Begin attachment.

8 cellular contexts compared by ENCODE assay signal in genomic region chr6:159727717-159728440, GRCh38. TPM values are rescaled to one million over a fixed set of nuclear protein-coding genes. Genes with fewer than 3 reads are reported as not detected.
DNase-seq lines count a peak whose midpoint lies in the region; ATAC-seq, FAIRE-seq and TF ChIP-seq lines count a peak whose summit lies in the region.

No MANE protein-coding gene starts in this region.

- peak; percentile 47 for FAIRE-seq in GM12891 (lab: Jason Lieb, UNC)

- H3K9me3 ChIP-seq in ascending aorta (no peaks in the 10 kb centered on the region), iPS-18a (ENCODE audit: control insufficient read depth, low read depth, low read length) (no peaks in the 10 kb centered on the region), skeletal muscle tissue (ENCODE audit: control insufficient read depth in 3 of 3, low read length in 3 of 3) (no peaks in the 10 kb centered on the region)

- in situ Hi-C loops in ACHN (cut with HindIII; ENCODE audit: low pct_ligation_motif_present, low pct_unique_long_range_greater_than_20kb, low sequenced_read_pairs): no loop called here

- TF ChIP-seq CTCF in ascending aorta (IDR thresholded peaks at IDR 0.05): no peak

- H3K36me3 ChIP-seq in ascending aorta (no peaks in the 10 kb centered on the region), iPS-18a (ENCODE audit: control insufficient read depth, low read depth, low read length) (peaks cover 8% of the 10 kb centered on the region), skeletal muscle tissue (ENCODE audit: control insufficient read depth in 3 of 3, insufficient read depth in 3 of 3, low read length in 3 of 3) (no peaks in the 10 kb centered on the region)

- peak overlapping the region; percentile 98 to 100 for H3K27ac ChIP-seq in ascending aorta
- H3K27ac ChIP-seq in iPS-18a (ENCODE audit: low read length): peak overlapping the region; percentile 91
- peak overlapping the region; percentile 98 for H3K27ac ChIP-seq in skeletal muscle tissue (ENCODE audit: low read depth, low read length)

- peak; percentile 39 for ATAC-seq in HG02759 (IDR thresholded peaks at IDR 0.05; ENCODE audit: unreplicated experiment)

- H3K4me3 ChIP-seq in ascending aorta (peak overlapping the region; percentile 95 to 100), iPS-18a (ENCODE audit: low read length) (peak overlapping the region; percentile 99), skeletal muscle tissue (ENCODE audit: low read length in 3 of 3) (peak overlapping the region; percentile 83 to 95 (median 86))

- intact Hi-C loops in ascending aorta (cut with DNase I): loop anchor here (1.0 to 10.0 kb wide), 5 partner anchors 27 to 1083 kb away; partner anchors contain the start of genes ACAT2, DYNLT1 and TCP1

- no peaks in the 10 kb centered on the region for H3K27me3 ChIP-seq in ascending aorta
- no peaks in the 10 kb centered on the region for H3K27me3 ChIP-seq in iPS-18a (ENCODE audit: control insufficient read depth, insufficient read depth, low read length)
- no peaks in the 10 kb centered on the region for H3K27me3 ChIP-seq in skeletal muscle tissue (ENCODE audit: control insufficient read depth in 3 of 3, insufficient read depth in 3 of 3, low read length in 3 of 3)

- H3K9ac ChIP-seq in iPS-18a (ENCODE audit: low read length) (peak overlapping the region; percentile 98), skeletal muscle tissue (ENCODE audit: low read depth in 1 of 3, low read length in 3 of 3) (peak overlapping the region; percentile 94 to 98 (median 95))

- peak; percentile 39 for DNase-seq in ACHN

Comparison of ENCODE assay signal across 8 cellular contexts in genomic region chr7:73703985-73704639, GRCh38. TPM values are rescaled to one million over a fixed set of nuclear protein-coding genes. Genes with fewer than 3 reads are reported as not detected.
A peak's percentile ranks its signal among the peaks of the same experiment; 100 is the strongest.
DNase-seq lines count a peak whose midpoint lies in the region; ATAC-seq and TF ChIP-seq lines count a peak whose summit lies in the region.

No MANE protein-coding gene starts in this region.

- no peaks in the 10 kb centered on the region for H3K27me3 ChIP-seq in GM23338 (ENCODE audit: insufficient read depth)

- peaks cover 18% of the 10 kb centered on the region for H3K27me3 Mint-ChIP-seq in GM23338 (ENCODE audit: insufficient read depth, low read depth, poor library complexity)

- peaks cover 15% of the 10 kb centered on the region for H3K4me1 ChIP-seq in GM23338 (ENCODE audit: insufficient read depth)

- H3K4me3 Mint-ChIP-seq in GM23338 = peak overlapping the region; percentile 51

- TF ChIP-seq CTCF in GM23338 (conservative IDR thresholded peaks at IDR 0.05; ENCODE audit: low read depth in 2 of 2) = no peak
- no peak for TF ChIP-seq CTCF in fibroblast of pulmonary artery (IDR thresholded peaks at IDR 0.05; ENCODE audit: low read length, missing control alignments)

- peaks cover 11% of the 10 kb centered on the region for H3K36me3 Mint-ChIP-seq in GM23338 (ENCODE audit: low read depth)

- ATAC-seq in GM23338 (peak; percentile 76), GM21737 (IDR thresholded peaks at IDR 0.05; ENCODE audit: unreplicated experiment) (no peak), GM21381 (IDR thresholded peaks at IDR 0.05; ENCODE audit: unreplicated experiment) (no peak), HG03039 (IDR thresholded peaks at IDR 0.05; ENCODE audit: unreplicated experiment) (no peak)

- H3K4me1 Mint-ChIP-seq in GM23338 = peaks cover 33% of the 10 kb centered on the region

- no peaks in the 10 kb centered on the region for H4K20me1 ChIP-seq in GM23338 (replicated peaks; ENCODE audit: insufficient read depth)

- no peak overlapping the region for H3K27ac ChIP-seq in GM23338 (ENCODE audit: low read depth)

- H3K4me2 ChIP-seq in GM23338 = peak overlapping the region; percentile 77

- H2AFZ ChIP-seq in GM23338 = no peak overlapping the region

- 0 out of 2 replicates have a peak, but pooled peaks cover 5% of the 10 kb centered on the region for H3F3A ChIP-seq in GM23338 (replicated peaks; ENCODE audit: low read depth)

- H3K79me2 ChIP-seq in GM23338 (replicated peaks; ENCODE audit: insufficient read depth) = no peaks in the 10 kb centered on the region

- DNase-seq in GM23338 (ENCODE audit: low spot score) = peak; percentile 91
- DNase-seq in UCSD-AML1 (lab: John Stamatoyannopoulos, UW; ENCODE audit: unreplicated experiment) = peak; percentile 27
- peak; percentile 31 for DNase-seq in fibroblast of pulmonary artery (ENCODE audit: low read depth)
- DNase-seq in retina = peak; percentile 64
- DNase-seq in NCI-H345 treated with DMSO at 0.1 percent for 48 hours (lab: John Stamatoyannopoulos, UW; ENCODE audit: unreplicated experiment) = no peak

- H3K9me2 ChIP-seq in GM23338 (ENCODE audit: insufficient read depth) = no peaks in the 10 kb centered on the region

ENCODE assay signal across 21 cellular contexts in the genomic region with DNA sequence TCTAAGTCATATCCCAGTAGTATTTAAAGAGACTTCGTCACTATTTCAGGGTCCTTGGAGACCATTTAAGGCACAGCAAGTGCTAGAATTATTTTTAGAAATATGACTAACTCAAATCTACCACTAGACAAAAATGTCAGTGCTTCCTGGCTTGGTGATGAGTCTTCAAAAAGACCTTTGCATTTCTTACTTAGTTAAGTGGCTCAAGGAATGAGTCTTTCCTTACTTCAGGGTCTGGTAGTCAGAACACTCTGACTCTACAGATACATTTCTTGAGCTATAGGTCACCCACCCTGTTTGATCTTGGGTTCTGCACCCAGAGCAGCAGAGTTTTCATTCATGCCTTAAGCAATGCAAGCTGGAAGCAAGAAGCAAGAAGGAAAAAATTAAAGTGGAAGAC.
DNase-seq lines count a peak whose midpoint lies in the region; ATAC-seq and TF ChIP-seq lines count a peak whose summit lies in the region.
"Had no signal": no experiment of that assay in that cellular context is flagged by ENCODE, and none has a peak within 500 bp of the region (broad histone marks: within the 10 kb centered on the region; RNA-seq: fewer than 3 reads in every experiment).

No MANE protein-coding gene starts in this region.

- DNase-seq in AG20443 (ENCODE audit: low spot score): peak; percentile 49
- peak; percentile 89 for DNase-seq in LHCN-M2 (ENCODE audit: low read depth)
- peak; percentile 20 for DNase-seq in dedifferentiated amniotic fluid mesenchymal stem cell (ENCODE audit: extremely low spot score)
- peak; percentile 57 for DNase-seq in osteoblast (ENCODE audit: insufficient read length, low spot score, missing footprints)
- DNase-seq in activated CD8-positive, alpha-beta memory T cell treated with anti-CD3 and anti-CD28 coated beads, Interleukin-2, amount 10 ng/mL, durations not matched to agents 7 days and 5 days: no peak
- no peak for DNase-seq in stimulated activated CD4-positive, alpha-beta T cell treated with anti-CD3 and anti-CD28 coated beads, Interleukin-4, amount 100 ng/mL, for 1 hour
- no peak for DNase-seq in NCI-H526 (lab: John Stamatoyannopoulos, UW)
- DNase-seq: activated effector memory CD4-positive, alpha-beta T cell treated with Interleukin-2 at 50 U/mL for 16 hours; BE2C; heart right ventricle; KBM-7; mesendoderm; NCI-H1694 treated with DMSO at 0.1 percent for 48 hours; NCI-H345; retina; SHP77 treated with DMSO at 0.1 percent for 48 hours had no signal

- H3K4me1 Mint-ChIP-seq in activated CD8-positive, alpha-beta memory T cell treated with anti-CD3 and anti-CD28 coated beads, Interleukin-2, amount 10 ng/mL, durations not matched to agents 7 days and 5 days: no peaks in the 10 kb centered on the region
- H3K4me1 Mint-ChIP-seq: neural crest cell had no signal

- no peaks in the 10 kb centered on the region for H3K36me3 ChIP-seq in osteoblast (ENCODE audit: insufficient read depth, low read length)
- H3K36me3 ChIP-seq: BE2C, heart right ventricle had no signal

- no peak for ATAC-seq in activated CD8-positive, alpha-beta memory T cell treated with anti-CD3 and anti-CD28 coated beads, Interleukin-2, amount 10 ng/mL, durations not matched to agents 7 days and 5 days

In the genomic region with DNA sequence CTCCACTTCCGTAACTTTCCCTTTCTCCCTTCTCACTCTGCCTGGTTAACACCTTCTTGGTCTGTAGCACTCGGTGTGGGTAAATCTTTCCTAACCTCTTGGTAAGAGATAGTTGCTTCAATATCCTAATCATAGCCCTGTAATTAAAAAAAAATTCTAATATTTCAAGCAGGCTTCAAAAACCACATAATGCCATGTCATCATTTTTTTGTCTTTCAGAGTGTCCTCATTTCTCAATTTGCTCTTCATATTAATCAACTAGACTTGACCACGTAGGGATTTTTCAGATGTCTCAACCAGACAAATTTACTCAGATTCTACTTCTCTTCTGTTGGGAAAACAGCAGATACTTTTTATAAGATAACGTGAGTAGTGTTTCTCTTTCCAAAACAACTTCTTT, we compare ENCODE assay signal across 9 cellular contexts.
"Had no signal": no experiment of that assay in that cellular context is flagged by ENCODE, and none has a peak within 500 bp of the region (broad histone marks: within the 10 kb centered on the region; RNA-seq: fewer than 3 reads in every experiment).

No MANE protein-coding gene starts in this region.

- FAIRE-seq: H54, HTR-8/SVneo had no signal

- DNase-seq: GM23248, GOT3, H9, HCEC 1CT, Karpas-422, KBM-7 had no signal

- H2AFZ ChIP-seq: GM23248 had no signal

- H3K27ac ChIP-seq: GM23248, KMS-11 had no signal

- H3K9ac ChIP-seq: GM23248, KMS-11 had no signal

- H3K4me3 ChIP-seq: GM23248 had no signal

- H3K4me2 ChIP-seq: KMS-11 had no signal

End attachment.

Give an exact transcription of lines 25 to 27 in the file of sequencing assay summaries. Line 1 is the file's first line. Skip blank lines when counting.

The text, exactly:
- peaks cover 18% of the 10 kb centered on the region for H3K27me3 Mint-ChIP-seq in GM23338 (ENCODE audit: insufficient read depth, low read depth, poor library complexity)

- peaks cover 15% of the 10 kb centered on the region for H3K4me1 ChIP-seq in GM23338 (ENCODE audit: insufficient read depth)

- H3K4me3 Mint-ChIP-seq in GM23338 = peak overlapping the region; percentile 51